For json, it just writes it out to JSON and adds on the links.


      • What are your thoughts on or any DSL for hypermedia APIs? I like the concept, though perhaps WRML tries to impose too much. But, a DSL could allow for formatting to become an explicit first class citizen without being intertwined with general purpose language stuff.

  • Add a few filters to ASP.NET MVC and you have this, always working with the same model.

  • Jeff Harris

    This is one of the reasons why I switched from WebAPI to ServiceStack…it’s not perfect, but it feels like it has the extension points I was looking for — and it seems to be more opinionated towards a serialization-agnostic model.

  • Rick Strahl

    Maybe I’m being overly simplistic, but isn’t the whole point of a ‘service’/'api’ to provide data and *not* a View? The view is on the client and that’s the whole point of using a REST API in the first place for *most representations*. Web API’s conneg does a pretty good job of  making the data you serve agnostic to the client’s request based on headers and you can extend with formatters (even if it doesn’t fit a ‘view-like’ implementation).

    ‘Data’ in this context does get a little murky admittedly, when you talk about raw data like images/pdf/html etc., but I think that in that case maybe MVC endpoints would be a better fit. Especially if used in combination with Web API so that it represents a single implementation to the user of the API.Sounds to me you’re looking too much at ‘what if’ scenarios here rather than sticking with YAGNI :-)

    • Depends.  If you are doing Web API in a RPC over HTTP kind of way then yes you are probably just returning data.  But if you are using Web API to do REST (with the hypermedia constraint) then in effect you are returning views.  Just presentation technology agnostic views.

      • Anonymous

         Not really, Hypermedia is still just returning “intelligent” data. You still need to have view in HTML/Javascript.

        I agree with Rick, the whole point of the post is to show what you can do with fubumvc and not with MSFT’s implementation.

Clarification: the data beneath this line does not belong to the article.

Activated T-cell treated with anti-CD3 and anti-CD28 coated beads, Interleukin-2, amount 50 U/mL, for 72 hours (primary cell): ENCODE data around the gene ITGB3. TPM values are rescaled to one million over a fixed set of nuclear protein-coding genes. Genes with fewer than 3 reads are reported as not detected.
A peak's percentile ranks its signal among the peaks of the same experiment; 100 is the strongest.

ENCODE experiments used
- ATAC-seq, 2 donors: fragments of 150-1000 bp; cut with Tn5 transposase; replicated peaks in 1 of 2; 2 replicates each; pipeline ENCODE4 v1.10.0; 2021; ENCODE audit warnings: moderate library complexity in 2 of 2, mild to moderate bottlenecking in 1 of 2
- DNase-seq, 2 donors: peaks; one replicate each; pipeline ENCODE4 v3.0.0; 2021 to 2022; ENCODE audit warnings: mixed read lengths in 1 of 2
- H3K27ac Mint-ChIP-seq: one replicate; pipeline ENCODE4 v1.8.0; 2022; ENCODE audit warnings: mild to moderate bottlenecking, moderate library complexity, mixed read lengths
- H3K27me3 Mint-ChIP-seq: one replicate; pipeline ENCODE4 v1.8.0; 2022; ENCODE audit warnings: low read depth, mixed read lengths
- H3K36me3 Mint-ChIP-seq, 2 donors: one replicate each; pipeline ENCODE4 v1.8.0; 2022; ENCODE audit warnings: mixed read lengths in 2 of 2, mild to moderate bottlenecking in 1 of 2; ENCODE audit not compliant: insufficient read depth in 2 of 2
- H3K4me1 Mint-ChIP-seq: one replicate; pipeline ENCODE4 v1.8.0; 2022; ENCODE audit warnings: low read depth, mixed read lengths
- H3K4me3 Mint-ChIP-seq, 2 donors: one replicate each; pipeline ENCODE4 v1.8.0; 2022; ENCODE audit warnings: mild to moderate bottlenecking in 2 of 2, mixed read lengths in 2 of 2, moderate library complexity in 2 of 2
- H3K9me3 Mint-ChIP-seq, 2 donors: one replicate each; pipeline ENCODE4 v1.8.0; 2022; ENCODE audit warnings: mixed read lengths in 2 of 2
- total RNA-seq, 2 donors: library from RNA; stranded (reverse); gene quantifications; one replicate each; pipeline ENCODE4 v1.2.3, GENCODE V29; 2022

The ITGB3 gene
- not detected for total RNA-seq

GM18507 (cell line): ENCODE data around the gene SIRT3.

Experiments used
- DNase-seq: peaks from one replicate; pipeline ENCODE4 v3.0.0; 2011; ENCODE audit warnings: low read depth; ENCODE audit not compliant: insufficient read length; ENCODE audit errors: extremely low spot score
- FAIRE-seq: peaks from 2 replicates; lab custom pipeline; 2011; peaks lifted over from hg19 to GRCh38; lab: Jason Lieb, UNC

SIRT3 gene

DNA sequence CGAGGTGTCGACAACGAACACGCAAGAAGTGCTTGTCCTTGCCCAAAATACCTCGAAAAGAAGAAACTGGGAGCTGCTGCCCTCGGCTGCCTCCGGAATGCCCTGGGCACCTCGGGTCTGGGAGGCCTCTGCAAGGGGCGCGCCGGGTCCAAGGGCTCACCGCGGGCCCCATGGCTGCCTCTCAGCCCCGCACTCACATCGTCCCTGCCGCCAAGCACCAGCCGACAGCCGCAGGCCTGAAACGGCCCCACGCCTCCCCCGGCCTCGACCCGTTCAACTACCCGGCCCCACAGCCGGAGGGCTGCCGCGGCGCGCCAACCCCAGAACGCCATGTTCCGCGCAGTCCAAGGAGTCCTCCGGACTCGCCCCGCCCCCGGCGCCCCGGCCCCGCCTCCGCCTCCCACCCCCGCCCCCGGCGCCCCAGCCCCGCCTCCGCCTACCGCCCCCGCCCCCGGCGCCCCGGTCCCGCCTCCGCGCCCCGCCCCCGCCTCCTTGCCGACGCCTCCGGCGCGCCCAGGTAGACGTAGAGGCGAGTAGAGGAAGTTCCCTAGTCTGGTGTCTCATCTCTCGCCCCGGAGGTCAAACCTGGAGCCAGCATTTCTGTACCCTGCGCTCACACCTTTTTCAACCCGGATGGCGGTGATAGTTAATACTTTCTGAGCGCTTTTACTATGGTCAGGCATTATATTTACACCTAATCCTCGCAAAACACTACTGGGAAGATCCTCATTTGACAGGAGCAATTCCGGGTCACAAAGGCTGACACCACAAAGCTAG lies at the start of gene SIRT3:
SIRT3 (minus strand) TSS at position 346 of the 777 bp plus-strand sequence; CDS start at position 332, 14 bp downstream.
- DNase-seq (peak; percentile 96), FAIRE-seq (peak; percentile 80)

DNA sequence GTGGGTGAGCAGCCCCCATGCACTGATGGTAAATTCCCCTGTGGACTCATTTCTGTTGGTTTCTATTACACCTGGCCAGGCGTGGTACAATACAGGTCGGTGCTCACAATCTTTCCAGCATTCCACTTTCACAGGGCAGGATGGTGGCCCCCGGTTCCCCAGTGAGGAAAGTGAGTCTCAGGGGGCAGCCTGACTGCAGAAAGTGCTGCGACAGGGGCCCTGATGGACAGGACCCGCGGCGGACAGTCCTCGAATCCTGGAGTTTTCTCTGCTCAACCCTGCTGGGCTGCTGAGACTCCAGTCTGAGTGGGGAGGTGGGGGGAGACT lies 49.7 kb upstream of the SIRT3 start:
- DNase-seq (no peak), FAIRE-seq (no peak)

Since ASP.NET MVC is fully open source, these guys need to justify existence of fubumvc!

  • Nice post Jimmy. In general my notion of a MediaTypeModel is agnostic to the specific media type. It’s more a model that carries all the information necessary to write to “some” media type. 

    The model can break down though in some instances. For example a few folks have written a HAL formatter. HAL has a very specific representation format and is agnostic to the domain. Thus having a HAL model makes sense for HAL, though it doesn’t necessarily make sense for raw JSON for for say an image.

    That leads me to believe there needs to be some transformative layer that can take a model and transform it into some media type specific model like a HalResource so it can be written to HAL.

    Today there’s not a clear place for this in web apis arch. My first guy is to think maybe this is the job of a filter, but I am not sure yet. It may just be that the formatter can take a series of transformation strategies that can take the model and transform it into a more specific model that carries the semantics of the media type.

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  • Santos Victorero

    Very nice post!

    I struggled with this issue when I started working with Web Apis & it is because there is a completely different approach (set-of-mind) in designing User-Driven applications using MVC style & Machine-to-Machine applications using Hypermedia. What we call views in MVC is called Control Data (HTML Forms, XForms, etc) with Hypermedia although we could use View Engines to generate those.  

    Chapter 5 of the Rest in Practice book ( ) specially the section “Hypermedia Dead Ends”  helped me a lot in understanding this issue.  

  • Matt Mercer

    openRasta is where it’s been at, ( pees all over serviceStack imo, serviceStack promises a lot out of the box, but just isn’t as extensible as openRasta ) .. I agree about the concept of a intermediary tranlator is sometimes needed, throwing a domain object at a html view where you have strict control over the output is fine, but implicit overbinding to default json serialization is a common problem with conneg apis

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  • Now if we want to provide REST Services as a seperate application should we deploy seperate ASP.NET Web Application?

  • Nabeel

    How to build Service Oriented Architecture while using Web API with MVC?
    Should we use seperate WCF Services layer or utilize Web API for this purpose?